DRESDEN — Residents will vote Monday to whether trade in a firetruck, accept a donation and transfer funds in order to buy a used ladder truck from a company that employs the town’s fire chief.

Town residents will decide whether to trade in 33-year-old Engine 5 for $6,000, accept a $2,000 donation from the Dresden Fire Association and allocate $3,000 from the town’s Fire Department Equipment budget to fund the purchase of a used ladder truck for $11,000 from Massachusetts-based emergency vehicle dealership Greenwood Emergency Vehicles LLC.

Dresden Fire Chief Steve Lilly, who brought the proposal detailed on the warrant to the selectmen last month, is the parts and service shop foreman for Greenwood’s Brunswick location, according to the company’s website.

Lilly said he approached selectmen with the proposal after he learned a 1994 Ferrara ladder truck, previously used in Bar Harbor, was being traded in.

When asked if he thought his roles with the town and Greenwood were problematic, he said the only beneficiary from the new ladder truck is the town of Dresden, because the company is selling the truck to the town at cost. He added that the Dresden trade-in will be used for a loaner for departments that need support while their trucks are serviced.

“(Greenwood) is not making any money on the truck; they have not marked it up at all,” Lilly said. “That’s how we’re getting such a good deal on it.”

When asked if the town could have gotten a similarly favorable deal with another company, he said he was not sure. Lilly said the truck is worth “way more” than the price the town is paying.

“I’m not 100 percent sure how other companies work,” he said. “Looking around, you don’t see fire apparatuses for that kind of price.”

Town Administrative Assistant Michael Henderson told the Kennebec Journal that Lilly has been the only contact point with Greenwood and there are no documents about the deal. Lilly said there has been little discussion between the town and Greenwood.

When asked about the appearance of a conflict of interest, Henderson said it was a “valid point to bring up” but declined to comment further. He said no other town official has said “anything specific” about a conflict of interest.

Selectman Allan Moeller said Tuesday that he has heard rumblings within the community about a perceived conflict of interest when Dresden’s trucks are worked on at Greenwood. However, he maintained that selectmen are keeping a close eye on the prices and concluded they seem reasonable.

“I know it seems to be (a conflict of interest), but I personally don’t have a problem with that,” Moeller said. “If you can get things done at a good price, I agree with it.”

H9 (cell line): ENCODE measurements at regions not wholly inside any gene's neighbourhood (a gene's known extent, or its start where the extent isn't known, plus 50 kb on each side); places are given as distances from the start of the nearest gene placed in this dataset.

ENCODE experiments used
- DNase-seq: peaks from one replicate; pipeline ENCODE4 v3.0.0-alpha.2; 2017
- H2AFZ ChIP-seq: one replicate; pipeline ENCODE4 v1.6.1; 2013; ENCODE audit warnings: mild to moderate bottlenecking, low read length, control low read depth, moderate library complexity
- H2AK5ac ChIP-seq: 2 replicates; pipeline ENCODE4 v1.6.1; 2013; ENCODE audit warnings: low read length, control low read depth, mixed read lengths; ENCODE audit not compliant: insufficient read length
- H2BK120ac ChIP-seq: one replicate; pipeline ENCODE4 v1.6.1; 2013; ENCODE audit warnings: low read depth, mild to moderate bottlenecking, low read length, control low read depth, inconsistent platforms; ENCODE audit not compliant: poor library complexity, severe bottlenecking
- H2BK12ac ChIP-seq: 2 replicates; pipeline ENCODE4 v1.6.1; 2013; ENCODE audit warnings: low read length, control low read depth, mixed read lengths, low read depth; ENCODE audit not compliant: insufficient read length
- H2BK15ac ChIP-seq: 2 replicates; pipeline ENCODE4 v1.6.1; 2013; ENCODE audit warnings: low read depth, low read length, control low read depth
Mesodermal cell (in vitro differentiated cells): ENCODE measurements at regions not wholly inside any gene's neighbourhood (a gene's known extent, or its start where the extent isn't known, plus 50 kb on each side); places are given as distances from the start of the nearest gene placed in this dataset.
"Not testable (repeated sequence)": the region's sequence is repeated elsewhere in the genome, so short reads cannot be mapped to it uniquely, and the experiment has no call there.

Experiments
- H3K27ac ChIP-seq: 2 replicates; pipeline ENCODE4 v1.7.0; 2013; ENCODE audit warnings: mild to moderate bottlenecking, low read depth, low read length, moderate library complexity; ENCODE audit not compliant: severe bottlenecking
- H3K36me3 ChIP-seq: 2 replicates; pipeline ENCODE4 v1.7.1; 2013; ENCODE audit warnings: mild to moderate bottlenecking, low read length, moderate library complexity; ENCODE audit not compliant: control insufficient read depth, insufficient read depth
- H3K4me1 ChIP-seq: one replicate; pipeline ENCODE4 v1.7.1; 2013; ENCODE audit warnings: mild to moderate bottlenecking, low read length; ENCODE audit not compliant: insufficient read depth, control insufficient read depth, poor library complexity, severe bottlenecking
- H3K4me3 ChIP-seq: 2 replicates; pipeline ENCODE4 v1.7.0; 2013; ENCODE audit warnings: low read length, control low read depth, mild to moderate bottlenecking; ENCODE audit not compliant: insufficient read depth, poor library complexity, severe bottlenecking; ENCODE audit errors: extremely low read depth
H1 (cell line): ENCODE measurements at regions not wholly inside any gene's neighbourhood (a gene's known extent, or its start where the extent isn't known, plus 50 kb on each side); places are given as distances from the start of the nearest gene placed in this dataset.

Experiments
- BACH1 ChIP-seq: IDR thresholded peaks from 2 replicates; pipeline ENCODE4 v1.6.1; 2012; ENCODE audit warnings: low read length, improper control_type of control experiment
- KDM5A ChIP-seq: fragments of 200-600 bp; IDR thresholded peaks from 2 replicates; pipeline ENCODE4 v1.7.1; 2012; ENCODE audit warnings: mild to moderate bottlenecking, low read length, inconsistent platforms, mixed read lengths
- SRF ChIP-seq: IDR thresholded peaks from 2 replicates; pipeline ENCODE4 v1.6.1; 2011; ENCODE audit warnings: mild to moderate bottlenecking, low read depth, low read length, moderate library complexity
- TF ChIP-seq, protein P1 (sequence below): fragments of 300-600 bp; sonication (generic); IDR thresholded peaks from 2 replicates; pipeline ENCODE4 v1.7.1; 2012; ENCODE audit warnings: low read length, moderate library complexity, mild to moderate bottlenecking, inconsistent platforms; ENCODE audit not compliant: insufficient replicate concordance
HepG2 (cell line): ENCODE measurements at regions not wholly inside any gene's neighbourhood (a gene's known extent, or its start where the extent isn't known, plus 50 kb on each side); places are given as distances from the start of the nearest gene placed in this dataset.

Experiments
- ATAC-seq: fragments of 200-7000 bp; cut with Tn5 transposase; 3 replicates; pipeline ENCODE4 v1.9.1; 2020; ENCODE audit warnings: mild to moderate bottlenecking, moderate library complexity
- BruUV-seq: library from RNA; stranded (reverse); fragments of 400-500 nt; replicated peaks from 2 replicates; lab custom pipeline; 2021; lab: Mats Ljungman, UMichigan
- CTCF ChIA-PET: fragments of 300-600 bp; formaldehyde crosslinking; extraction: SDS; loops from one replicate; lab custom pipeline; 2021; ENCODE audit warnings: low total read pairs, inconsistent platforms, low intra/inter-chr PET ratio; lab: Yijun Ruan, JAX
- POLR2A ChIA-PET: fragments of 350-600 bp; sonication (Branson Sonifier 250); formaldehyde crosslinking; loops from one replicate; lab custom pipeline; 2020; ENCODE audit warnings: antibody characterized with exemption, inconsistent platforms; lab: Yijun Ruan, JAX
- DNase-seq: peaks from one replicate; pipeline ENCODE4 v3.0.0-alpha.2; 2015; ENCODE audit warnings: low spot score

“We never would have learned about this truck if Steve (Lilly) didn’t work for them,” he added.

Bar Harbor Treasurer Stan Harmon said the town traded in the old truck in the same transaction in which they purchased a new one. An Aug. 8, 2017, bid summary said the project was advertised to include a trade-in allowance with the total cost of a new firetruck. Greenwood was awarded the contract based on a $695,827 bid.

Harmon said he did not know the exact trade-in value worked into the bid.

The town has been trying to sell Engine 5, a 1985 Spartan pumper truck, for $5,000 for the last five years. It’s one of two pumper trucks in the fleet, but the other is 15 model years newer. Dresden Fire Association President and Firefighter Gorham Lilly said the department has used Engine 5 for 15 years and traveled to Pennsylvania to purchase the truck.

The Dresden Fire Association, a fundraising entity associated with department, raises money by selling concessions at events and its annual Christmas tree sale.

Moeller said Monday that Dresden was not looking actively for a ladder truck, as it can call Wiscasset or Gardiner departments for use of their ladder trucks, but the deal was too good to pass up.

“It’d be nice if you have a structure fire, instead of calling in another town,” he said. “Maybe a couple times of year, if that, we call for a ladder truck.”

Steve Lilly said Gardiner has a larger demand for its ladder trucks and Wiscasset’s ladder truck has a history of mechanical problems, so a truck in Dresden would be more reliable.

“We don’t have a huge call volume in our town, but that’s not to say it’s not a piece of equipment that wouldn’t be utilized,” he said, adding that surrounding communities such as Richmond and Pittston could benefit from the truck.

Gorham Lilly, who has been with the department for more than 50 years, said the department has a mutual aid agreement with all departments in Lincoln County, and responds to some calls in Sagadahoc and Kennebec counties. He said the department probably could go without the ladder truck, but having it on the fleet would make the town safer.

“You could go without anything,” Gorham Lilly said. “The safety reasons are good; I think it’s a good deal.”

Moeller said he might not support an outright purchase of a ladder truck if the deal wasn’t so favorable.

“If this wasn’t the deal that it is, I don’t think we would consider buying one,” he said.

The special town meeting will be conducted during the regular meeting of selectmen at 6 p.m. Monday at Pownalborough Hall.

Sam Shepherd — 621-5666

[email protected]

Twitter: @SamShepME

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